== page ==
While many personal finance articles talk about the importance of building up your savings and creating a budget, not a lot of them talk about what to do after you’re finished with those tasks.
That’s where financial goals come in. Setting effective financial goals and achieving them is the final pillar of financial success. It’s also a part of financial success that can be overlooked. Fortunately, setting financial goals isn’t hard.
It’s Time to Dream Big
Your first step in setting up financial goals is to think about your life goals and how you want to achieve them. There are no right or wrong answers to this goal setting exercise, this is to help you determine your priorities so you can begin making a plan for your big-picture money goals.
Example financial goals can include things like:
- Buying a sports car
- Saving for a nice house
- Getting married
- Paying off debts
- Having a nice retirement
- Start your own business
This can be a fun process. Sit down somewhere with a pen, some paper and your favorite beverage, then just think about all the things you’d like to do in life. Write down all the ideas you come up with. This an also be a great goal setting exercise to go through with your partner.
At this point, don’t worry about whether these goals are achievable. This is your chance to dream big. Also, don’t worry about what other people say—these are your goals for your life.
Now that you have several life goals, it’s time to make them actionable. That means making them S.M.A.R.T. In other words, your goals should be:
- Specific—do you have a clear idea of what your goal is?
- Measurable—will you be able to track your progress?
- Attainable—do you know how you can achieve your goal?
- Realistic—can this goal be achieved?
- Time-Bound—when would you like to have achieved this goal?
For instance, let’s say you’ve decided one of your life goals is to travel. Your first step is to list a specific place you’d like to visit, such as Paris.
Once you’ve specified your goal, figure out how you’re going to measure your progress. One way to do this is by estimating how much a trip to Paris would cost, then writing that number down. You’ll then be able to track your progress by putting your money in a separate savings account and seeing how much money you’ve been able to put aside toward your goal.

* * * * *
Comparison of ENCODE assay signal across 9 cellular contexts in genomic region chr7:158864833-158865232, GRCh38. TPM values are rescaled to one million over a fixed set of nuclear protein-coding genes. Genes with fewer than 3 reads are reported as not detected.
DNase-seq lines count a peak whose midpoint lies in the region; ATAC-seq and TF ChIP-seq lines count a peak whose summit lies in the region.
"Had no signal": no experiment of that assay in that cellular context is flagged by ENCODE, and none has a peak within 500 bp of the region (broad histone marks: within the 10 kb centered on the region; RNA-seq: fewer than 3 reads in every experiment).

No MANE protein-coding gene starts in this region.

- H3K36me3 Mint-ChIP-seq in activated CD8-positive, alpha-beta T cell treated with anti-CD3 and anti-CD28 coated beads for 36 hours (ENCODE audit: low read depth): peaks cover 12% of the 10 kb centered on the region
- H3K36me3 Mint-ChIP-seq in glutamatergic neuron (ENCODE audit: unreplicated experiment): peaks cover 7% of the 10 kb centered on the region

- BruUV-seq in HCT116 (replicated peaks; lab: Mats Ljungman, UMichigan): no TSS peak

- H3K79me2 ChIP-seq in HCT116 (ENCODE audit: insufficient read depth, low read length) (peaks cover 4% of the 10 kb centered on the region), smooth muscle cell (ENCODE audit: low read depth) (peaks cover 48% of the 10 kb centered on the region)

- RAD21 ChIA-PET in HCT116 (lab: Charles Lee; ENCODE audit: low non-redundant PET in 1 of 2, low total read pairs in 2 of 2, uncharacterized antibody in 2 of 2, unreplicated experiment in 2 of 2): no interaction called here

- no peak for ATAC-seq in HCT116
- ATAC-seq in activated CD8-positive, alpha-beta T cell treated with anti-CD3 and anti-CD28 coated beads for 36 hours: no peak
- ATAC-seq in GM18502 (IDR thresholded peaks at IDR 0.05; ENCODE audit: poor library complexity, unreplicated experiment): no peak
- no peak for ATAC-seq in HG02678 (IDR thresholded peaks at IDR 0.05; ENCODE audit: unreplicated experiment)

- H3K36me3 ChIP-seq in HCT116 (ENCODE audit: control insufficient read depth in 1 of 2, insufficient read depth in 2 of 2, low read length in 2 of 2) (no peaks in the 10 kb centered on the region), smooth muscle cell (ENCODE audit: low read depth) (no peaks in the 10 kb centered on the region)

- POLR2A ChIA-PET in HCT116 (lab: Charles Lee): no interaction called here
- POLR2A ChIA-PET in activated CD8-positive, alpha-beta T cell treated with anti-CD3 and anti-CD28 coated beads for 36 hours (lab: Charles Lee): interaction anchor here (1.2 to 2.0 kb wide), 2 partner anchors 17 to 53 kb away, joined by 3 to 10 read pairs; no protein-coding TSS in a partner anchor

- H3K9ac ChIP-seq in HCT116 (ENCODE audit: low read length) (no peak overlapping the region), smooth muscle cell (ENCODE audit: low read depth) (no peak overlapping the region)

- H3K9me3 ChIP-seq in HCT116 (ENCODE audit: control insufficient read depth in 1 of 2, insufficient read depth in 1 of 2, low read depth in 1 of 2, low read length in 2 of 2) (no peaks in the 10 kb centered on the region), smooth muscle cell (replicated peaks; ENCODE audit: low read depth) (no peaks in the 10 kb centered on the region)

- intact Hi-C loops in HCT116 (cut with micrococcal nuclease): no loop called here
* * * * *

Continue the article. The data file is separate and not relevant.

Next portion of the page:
Next, figure out if your goal is attainable. If you’re going to go to Paris, you’ll need to figure out how you’ll be able to save money for the trip. Can you bring in additional money you can devote to your goal, or will you cut back on spending instead and put the money you save toward seeing Paris?
After you’ve figured out if your goal is attainable, make sure it’s realistic. While this does mean making sure it’s a goal you can accomplish, you’ll also want to make sure the goal fits with your life. If you have children, for instance, you’ll want to consider whether they’ll be okay with flying, whether you’ll be able to keep an eye on them in another county, and if you can afford the added expense.
Finally, make sure your goal is time-bound. In other words, set a timeline for when you would like to achieve your goal. For instance, you want to have enough money saved up to visit Paris in three years.
It’s important to note that if one of your goals doesn’t fit the S.M.A.R.T. template, you shouldn’t give up on the goal entirely. Instead, think about how you could alter the goal to make it S.M.A.R.T.
If you realize that you can’t visit Paris because you can’t afford to take your family along, for instance, perhaps you can give yourself more time to save money. You could also figure out how to save more money from each paycheck, or even alter your travel destination to somewhere in the United States you’ve never been, such as Niagara Falls, the Grand Canyon or Yellowstone National Park.
Choose Your First Goal
Now that you have some S.M.A.R.T. goals, it’s time to select which one, or ones, to work towards. You can choose any goal you’d like, but if you’re new to financial goals you should start with short-term financial goals, like setting aside $1,000 to buy a new couch.
If you’re more comfortable with financial goals, think about the ones that are most important to you. Maybe you need a new stove, or maybe you want to make sure you have enough money for your retirement.
No matter which goal you pick first, make sure you have a plan in place to achieve it. You should already have an idea of how you’ll achieve your goal, thanks to the work you did in the “attainable” phase of the S.M.A.R.T. goal planning, so now is the time to flesh it out. Figure out how much money you can set aside each month to put toward your goal, then set your plan in motion and stick with it.
Achieve Your Financial Goals With First Alliance Credit Union
Once you’ve created a budget you can take the next step toward financial success by setting some financial goals. Take some time to figure out what your financial goals are, then make those goals S.M.A.R.T.—specific, measurable, attainable, realistic and time-bound.
You can also make achieving your financial goals easier when you become a member of First Alliance Credit Union today. You can take advantage of the free downloadable S.M.A.R.T. goals guide (back at the top of the page), and you can open up a savings account or money market account to save for a longer-term financial goal.